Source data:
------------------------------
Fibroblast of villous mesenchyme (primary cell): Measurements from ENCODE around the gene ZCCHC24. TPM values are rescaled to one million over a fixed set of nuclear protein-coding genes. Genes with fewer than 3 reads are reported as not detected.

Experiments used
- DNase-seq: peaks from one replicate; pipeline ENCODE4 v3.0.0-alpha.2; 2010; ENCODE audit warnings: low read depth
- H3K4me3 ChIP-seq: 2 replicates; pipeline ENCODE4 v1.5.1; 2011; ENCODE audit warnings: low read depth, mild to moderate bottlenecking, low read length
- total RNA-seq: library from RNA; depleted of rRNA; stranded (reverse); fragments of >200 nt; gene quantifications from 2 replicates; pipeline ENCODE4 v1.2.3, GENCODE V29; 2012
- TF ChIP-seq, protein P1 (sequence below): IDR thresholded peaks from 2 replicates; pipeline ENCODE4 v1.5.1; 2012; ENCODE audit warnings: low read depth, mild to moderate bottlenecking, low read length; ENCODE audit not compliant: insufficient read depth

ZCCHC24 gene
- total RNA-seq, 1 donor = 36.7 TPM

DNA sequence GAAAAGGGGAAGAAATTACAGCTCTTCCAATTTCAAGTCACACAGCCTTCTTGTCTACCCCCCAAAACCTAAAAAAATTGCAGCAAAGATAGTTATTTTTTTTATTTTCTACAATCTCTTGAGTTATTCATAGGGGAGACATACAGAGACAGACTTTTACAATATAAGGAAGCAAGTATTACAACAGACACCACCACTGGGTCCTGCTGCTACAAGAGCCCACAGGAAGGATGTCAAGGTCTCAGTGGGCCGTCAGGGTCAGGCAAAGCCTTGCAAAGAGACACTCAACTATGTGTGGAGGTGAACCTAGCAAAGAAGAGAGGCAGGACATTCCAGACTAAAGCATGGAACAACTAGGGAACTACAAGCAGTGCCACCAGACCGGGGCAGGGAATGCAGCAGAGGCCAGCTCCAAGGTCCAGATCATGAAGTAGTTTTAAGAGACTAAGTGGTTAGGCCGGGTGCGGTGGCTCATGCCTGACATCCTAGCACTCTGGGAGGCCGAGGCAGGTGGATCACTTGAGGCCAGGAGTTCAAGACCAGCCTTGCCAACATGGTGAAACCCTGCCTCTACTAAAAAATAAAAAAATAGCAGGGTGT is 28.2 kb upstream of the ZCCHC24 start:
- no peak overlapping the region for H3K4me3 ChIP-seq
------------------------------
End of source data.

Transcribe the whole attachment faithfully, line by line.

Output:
Fibroblast of villous mesenchyme (primary cell): Measurements from ENCODE around the gene ZCCHC24. TPM values are rescaled to one million over a fixed set of nuclear protein-coding genes. Genes with fewer than 3 reads are reported as not detected.

Experiments used
- DNase-seq: peaks from one replicate; pipeline ENCODE4 v3.0.0-alpha.2; 2010; ENCODE audit warnings: low read depth
- H3K4me3 ChIP-seq: 2 replicates; pipeline ENCODE4 v1.5.1; 2011; ENCODE audit warnings: low read depth, mild to moderate bottlenecking, low read length
- total RNA-seq: library from RNA; depleted of rRNA; stranded (reverse); fragments of >200 nt; gene quantifications from 2 replicates; pipeline ENCODE4 v1.2.3, GENCODE V29; 2012
- TF ChIP-seq, protein P1 (sequence below): IDR thresholded peaks from 2 replicates; pipeline ENCODE4 v1.5.1; 2012; ENCODE audit warnings: low read depth, mild to moderate bottlenecking, low read length; ENCODE audit not compliant: insufficient read depth

ZCCHC24 gene
- total RNA-seq, 1 donor = 36.7 TPM

DNA sequence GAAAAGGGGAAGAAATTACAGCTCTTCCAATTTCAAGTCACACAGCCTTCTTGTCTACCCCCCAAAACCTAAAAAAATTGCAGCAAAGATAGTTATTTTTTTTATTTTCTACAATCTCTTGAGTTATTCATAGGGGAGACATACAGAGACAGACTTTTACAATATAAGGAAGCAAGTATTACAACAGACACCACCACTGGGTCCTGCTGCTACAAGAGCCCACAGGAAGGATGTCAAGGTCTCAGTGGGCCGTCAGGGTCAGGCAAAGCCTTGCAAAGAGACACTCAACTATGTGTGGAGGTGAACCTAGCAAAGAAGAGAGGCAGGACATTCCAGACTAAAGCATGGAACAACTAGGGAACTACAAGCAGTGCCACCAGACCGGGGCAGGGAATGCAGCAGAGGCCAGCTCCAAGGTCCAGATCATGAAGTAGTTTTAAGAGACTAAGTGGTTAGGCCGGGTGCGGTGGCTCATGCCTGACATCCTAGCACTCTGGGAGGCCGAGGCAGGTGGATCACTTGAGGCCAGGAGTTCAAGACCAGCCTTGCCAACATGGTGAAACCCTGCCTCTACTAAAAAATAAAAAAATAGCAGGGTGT is 28.2 kb upstream of the ZCCHC24 start:
- no peak overlapping the region for H3K4me3 ChIP-seq